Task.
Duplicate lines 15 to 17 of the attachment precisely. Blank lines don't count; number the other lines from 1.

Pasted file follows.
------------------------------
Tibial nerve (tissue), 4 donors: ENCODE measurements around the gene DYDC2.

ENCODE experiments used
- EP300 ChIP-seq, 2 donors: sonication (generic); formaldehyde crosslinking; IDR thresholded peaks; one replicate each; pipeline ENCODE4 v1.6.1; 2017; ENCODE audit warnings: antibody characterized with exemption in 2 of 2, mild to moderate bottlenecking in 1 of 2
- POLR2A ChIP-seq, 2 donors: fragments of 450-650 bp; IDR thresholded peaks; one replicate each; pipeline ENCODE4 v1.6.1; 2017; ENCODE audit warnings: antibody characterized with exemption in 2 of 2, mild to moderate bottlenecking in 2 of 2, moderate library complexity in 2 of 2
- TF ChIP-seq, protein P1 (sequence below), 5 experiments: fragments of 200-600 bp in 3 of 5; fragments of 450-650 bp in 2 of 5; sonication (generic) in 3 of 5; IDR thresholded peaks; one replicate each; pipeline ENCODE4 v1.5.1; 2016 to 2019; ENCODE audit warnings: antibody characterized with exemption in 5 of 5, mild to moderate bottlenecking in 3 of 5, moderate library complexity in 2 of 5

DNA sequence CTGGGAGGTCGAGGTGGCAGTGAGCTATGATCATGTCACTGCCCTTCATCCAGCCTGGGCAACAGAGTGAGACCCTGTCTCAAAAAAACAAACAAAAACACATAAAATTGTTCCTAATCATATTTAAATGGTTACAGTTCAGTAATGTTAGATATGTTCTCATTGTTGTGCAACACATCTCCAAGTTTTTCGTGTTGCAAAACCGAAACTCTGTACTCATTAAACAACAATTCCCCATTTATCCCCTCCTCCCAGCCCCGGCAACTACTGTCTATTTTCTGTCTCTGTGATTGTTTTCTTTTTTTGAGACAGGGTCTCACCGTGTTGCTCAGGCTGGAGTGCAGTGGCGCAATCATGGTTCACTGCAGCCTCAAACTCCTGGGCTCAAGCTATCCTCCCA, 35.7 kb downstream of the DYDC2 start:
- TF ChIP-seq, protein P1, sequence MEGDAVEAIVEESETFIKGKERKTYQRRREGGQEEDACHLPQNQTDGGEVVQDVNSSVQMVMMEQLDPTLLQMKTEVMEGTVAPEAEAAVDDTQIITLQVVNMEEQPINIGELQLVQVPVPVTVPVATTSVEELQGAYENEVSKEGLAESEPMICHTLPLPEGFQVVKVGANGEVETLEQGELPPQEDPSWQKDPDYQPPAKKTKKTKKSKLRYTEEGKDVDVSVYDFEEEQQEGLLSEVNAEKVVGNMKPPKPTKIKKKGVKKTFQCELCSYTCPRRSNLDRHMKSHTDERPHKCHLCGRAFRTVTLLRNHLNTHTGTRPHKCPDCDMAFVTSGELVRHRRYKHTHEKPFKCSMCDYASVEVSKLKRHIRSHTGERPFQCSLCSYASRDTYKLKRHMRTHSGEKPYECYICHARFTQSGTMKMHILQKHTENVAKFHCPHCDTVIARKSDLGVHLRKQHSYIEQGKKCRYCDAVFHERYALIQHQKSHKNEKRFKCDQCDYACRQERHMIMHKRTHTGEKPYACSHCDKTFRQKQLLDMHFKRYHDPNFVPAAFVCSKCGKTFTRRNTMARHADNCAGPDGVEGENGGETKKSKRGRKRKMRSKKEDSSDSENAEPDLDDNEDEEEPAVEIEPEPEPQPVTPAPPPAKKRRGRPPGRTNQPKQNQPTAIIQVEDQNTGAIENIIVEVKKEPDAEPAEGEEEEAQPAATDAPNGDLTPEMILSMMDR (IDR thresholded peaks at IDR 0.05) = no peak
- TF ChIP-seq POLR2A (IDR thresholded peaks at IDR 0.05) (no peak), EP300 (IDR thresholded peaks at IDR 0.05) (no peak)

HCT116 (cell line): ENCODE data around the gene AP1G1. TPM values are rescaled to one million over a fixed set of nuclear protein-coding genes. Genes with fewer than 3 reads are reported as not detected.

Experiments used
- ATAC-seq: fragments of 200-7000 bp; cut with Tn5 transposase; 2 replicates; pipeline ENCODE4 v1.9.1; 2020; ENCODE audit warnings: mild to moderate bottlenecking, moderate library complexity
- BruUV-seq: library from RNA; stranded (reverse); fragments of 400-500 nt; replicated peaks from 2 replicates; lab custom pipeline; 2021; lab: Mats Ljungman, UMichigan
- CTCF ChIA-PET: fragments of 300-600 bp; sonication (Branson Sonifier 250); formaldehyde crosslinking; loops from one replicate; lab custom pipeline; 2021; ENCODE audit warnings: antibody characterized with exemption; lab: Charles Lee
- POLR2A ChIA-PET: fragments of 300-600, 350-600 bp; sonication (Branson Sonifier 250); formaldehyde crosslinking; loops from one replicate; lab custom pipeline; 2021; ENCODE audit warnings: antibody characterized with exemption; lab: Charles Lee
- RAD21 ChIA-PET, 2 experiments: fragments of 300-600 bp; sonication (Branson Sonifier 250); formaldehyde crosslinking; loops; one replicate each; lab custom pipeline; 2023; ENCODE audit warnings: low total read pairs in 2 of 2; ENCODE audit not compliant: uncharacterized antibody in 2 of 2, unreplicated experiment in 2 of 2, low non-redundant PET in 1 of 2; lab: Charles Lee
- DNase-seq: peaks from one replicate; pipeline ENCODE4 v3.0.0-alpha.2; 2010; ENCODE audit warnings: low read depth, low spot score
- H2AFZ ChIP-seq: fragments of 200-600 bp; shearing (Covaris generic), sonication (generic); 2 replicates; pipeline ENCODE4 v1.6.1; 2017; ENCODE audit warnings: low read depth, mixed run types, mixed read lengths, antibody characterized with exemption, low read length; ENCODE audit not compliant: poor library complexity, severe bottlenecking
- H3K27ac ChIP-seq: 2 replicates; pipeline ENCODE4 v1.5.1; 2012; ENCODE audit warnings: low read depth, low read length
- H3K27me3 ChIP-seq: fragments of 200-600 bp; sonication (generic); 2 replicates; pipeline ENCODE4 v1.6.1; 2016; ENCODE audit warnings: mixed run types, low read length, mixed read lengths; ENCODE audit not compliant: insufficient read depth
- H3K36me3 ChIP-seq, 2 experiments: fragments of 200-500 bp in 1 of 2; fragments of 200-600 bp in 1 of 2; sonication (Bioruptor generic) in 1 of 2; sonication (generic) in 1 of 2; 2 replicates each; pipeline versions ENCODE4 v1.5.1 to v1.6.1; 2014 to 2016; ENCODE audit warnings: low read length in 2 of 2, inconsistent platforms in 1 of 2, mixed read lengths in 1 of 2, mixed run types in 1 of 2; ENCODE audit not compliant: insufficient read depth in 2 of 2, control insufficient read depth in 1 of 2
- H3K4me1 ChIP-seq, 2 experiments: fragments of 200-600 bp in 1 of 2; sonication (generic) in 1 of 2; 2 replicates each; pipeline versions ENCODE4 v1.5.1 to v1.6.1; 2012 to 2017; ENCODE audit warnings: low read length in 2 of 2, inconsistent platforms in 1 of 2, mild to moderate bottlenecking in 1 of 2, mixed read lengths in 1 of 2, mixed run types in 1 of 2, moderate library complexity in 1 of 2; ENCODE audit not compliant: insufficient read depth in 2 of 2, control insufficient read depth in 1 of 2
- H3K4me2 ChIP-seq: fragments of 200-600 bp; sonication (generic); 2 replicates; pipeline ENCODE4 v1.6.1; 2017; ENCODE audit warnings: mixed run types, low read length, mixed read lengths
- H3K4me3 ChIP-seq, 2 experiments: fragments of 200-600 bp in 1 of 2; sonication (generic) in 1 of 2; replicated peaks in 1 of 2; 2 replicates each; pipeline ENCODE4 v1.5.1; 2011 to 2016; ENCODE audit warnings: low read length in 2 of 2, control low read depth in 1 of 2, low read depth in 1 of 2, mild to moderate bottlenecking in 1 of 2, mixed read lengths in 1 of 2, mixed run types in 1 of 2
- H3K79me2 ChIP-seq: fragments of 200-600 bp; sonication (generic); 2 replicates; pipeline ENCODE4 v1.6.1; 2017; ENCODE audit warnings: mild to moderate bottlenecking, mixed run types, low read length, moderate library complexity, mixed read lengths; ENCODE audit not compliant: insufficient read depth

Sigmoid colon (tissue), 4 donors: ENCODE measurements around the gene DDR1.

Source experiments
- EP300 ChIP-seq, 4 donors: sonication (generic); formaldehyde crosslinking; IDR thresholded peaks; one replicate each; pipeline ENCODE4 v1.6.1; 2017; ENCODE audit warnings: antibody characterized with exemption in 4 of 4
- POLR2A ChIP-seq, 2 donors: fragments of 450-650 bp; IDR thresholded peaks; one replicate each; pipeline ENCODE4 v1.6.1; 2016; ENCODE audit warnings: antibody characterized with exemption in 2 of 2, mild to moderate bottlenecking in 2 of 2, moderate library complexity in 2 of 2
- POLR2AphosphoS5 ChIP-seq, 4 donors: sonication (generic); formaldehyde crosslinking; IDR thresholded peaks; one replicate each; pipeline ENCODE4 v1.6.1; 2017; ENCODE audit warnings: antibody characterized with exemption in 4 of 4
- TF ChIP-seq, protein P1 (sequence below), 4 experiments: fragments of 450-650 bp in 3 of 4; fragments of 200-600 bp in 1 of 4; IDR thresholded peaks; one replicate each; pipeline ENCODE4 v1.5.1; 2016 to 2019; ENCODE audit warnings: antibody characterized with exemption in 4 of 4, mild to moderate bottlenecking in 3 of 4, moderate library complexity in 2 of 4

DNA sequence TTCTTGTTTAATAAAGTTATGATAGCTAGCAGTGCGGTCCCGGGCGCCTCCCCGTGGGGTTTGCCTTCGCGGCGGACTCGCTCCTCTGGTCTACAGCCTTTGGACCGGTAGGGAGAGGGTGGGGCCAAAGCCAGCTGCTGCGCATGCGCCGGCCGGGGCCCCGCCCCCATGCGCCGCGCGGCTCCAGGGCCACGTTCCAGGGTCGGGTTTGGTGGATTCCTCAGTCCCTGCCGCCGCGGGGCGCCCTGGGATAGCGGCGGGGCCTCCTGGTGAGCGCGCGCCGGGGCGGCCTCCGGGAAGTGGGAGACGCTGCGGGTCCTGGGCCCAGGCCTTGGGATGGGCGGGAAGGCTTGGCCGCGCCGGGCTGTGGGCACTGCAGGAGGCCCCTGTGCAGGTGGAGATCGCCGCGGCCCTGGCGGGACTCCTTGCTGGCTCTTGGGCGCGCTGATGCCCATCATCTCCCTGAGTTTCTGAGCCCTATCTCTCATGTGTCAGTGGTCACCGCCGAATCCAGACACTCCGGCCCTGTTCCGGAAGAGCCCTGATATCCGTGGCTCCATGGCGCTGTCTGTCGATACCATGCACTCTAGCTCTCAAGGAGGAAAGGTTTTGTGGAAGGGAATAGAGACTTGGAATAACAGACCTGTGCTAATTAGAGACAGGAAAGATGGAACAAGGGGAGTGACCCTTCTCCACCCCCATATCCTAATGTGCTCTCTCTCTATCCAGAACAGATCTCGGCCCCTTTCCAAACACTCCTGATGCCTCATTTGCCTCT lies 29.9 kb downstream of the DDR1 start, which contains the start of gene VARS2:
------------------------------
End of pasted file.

- RAD21 ChIA-PET, 2 experiments: fragments of 300-600 bp; sonication (Branson Sonifier 250); formaldehyde crosslinking; loops; one replicate each; lab custom pipeline; 2023; ENCODE audit warnings: low total read pairs in 2 of 2; ENCODE audit not compliant: uncharacterized antibody in 2 of 2, unreplicated experiment in 2 of 2, low non-redundant PET in 1 of 2; lab: Charles Lee
- DNase-seq: peaks from one replicate; pipeline ENCODE4 v3.0.0-alpha.2; 2010; ENCODE audit warnings: low read depth, low spot score
- H2AFZ ChIP-seq: fragments of 200-600 bp; shearing (Covaris generic), sonication (generic); 2 replicates; pipeline ENCODE4 v1.6.1; 2017; ENCODE audit warnings: low read depth, mixed run types, mixed read lengths, antibody characterized with exemption, low read length; ENCODE audit not compliant: poor library complexity, severe bottlenecking